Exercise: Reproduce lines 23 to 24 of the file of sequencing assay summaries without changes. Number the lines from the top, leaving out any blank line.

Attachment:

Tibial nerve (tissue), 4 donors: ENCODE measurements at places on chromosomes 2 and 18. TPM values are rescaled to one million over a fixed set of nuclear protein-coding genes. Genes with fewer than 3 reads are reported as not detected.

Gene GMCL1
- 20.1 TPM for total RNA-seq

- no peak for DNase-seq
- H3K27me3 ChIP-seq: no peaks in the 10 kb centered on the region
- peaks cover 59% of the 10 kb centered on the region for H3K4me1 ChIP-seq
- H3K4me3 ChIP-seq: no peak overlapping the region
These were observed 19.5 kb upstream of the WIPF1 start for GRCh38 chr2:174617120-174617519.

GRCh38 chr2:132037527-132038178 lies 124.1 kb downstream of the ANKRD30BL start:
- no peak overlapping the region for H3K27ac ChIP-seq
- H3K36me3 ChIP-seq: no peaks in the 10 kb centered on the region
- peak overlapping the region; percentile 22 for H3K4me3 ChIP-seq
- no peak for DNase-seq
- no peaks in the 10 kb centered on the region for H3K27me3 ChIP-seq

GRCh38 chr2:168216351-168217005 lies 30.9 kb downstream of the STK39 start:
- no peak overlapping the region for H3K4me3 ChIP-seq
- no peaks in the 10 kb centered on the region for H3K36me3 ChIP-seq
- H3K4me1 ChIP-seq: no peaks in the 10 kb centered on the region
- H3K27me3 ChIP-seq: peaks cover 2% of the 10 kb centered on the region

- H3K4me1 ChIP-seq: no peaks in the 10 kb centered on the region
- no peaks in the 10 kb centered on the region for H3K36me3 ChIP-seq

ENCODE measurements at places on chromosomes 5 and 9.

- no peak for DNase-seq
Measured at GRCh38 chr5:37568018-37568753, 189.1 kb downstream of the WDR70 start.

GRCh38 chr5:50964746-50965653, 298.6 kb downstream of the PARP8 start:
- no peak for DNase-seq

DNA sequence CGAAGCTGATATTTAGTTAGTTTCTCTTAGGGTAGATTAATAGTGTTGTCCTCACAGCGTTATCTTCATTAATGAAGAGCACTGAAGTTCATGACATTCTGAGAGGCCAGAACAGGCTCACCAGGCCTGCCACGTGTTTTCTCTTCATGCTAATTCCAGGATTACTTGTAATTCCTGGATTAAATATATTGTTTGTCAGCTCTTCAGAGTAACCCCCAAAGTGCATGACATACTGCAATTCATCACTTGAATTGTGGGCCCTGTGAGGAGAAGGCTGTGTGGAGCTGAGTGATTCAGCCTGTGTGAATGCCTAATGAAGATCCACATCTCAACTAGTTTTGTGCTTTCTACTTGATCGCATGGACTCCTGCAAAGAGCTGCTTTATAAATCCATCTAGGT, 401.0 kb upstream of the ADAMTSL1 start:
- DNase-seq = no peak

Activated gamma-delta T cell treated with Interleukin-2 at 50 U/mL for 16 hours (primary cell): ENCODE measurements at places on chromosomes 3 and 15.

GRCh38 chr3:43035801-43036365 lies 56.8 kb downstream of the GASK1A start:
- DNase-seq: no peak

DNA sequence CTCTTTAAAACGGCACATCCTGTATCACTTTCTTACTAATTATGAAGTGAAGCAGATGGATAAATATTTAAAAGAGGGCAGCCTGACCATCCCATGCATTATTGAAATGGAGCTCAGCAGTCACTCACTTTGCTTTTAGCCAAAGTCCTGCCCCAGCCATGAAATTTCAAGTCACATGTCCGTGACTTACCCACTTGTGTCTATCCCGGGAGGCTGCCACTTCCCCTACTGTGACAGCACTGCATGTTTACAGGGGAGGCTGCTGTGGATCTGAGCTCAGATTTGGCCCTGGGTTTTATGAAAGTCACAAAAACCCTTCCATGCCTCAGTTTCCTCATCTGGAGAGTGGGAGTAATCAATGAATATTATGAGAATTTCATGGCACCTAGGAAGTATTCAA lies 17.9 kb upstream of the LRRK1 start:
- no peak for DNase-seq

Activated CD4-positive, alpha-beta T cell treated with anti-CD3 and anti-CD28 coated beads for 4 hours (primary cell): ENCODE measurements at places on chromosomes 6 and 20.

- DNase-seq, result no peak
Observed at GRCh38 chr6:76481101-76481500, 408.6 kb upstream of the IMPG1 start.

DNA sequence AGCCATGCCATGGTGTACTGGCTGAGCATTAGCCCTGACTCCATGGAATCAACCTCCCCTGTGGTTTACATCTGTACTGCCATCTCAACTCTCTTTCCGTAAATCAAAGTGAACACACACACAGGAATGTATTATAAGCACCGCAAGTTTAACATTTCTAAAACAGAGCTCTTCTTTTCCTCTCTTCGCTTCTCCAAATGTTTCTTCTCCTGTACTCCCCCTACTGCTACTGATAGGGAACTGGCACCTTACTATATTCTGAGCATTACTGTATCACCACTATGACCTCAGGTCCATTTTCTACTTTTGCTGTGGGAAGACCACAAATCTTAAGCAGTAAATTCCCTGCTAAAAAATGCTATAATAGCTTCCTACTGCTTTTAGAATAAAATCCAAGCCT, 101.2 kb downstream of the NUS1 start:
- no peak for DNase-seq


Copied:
- no peak for DNase-seq
Measured at GRCh38 chr5:37568018-37568753, 189.1 kb downstream of the WDR70 start.